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Ending a Tenancy

A well informed landlord results in fewer illegal evictions and better tenant support

Ending a tenancy properly and in an orderly way can be the most fraught part of a landlord role. With the right guidance landlords can keep themselves right in a way that works for tenants too.

Benefits

  • Fewer illegal evictions
  • Where evictions are unavoidable, well-informed landlords follow the correct process reducing the need for local authorities to take enforcement action
  • Encouraging landlords to serve Section 11 notices on the local authority as early as possible increases the amount of time housing options/homelessness teams have to try and solve tenancy sustainment issues or help tenants secure alternative accommodation

All tenancies come to an end at some point and ending a tenancy smoothly and with minimal issues is an area that both landlords and tenants can find problematic. When things don’t go well, it can not only affect those directly involved, but the local authority and other support services who may be indirectly impacted.

Local authorities can play a key role in ensuring tenancies are brought to an end legally and professionally. Decreasing the chances of having to deal with the fallout of landlord-tenant disputes.

You may want to consider sending this advice sheet to your existing landlords and/or making it available on your website. You could also think about providing training to landlords either face-to-face or via a webinar to help them understand their responsibilities and share good practice.

Well-informed landlords are more likely to comply with regulations which can result in fewer illegal evictions and acrimonious disputes between them and their tenants or the local authority housing options/homelessness teams. Landlords who are encouraged to notify local authorities of eviction proceedings earlier give housing options/homelessness services more time to help tenants resolve tenancy sustainment issues or secure alternative housing.

The advice below can be provided to landlords to help them develop good practice as well as comply with the law.

  • You will need to follow the correct process to evict your tenant(s) depending on what tenancy type they have. There is a helpful guide developed by Renting Scotland on ending a tenancy.
  • The advance notice required will depend on which reason for eviction you are relying on, and how long the tenant has been in your property.
  • If the tenancy started on or after the 1st December 2017, it is possible to create a suitable and compliant letter using this template developed by the Scottish Government.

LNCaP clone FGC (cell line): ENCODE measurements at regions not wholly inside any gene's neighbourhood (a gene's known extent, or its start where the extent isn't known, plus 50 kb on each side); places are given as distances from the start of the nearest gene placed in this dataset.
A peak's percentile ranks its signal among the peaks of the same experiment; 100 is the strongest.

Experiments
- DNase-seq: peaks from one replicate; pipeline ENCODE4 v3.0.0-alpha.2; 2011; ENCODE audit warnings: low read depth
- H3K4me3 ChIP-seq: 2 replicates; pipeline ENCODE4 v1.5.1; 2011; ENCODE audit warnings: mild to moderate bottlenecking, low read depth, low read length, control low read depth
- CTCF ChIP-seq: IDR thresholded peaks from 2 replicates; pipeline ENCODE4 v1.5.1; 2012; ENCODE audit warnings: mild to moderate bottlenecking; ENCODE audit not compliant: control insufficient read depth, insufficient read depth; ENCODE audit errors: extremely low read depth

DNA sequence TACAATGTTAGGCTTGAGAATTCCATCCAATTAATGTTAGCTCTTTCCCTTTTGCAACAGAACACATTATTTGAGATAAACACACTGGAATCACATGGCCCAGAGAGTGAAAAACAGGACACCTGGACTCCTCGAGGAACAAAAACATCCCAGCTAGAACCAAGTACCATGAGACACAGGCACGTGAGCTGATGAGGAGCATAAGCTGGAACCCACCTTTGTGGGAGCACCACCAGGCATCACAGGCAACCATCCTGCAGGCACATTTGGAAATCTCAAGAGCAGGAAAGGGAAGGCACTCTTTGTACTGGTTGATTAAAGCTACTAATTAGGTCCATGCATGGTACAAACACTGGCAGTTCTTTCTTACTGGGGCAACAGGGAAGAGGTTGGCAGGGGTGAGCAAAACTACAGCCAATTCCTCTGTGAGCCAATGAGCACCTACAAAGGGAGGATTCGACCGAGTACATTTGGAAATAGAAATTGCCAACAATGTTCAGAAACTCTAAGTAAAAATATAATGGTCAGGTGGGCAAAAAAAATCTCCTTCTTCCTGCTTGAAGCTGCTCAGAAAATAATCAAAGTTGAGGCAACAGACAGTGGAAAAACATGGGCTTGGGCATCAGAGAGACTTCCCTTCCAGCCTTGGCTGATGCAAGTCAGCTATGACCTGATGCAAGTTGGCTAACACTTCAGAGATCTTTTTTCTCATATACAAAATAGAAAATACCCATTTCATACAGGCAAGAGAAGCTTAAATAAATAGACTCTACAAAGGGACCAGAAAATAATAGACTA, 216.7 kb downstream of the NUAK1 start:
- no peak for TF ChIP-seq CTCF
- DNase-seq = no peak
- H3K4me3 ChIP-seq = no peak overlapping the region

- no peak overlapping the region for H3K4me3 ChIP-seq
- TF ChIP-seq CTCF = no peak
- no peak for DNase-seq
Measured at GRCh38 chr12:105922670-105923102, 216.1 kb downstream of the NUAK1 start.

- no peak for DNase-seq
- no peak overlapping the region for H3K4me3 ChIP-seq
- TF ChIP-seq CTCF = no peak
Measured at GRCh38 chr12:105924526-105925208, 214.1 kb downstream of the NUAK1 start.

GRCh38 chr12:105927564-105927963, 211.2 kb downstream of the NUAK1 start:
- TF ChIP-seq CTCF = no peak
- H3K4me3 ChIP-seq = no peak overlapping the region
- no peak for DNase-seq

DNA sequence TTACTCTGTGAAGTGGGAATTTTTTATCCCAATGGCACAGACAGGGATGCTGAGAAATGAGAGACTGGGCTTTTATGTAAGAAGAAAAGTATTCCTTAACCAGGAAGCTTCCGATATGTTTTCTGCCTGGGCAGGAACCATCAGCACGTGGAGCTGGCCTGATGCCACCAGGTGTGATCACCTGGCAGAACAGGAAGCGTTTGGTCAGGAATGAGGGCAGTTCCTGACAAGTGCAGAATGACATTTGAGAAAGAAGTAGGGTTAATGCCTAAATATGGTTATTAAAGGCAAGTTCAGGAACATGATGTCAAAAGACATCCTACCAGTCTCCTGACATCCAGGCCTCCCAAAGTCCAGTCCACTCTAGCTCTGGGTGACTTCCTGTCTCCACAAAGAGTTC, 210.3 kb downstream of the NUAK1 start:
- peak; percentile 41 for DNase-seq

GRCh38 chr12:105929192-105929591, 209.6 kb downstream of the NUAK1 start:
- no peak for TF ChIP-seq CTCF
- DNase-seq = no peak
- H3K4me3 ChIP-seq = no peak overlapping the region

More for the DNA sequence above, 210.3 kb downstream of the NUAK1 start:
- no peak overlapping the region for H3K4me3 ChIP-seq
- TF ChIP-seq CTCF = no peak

• If your tenant is still in the property after the date you told them to leave, you MUST apply to the Housing and Property Chamber of the Tribunal Service for an eviction order to lawfully evict the tenant.
  • If you choose to apply for an eviction order, you will also need to serve a ‘Section 11’ notice on the local authority. This is a document that alerts the local authority that somebody may be about to become homeless. You can access a suitable section 11 template notice here.
  • Remind the tenant of their obligations (e.g. cleaning) under the tenancy agreement before it ends, preferably in writing. Many tenants will have been in the property for a long time and may have forgotten aspects of their original agreement. A gentle reminder of what is expected of them can result in better compliance with the agreement or simpler discussions over deductions from the deposit.
  • Discuss the checkout process (e.g. what time you expect them to leave, who will be there…) in advance with the tenant so it is a seamless process on the day.
  • Wherever possible, ensure that the tenant attends the checkout process. Ensure that their comments are noted if they disagree with anything (e.g. extent of any damage) and make reference to these comments when responding over deductions from the deposit.
  • Check all items off the inventory and note anything that is missing or damaged. Best practice would suggest taking lots of pictures from different angles. Remember in the event of dispute, the burden of proof may be on the landlord to show that the tenants have damaged the property.
  • You will need to take into account fair wear and tear and any agreed improvements the tenants have made to the property when considering whether or not to make any deductions from the deposit.
  • Make sure you get all the keys back and consider changing the locks for the security of your next tenant.
  • As part of the check-out process, take meter readings to pass on to utility suppliers as the landlord is responsible for the bills over any vacant period. You may also want to ask for proof that any final bill has been paid for the tenants and confirm who the current supplier is.
  • Inform the Council Tax department of the date that the tenants moved out and tell them of any forwarding address.
  • At the end of the tenancy you will apply to the Tenancy Deposit Scheme the tenants deposit is with so it can be repaid.
  • Ending a tenancy is not always a straightforward process and be mindful that illegal eviction will constitute a criminal offence, so it is important to do things correctly to avoid incurring a fine or prison sentence. If you are unsure, you can seek independent legal advice, contact the Housing and Property Chamber of the Tribunal Service, or get in touch with your local authority housing team for general guidance.

This is also available as a downloadable Advice Sheet which you can provide directly to landlords.

You can also download an ‘Ending a tenancy’ checklistwhich you can give to landlords to help them prepare to finish a tenancy smoothly and lessen the chances of disputes with tenants.

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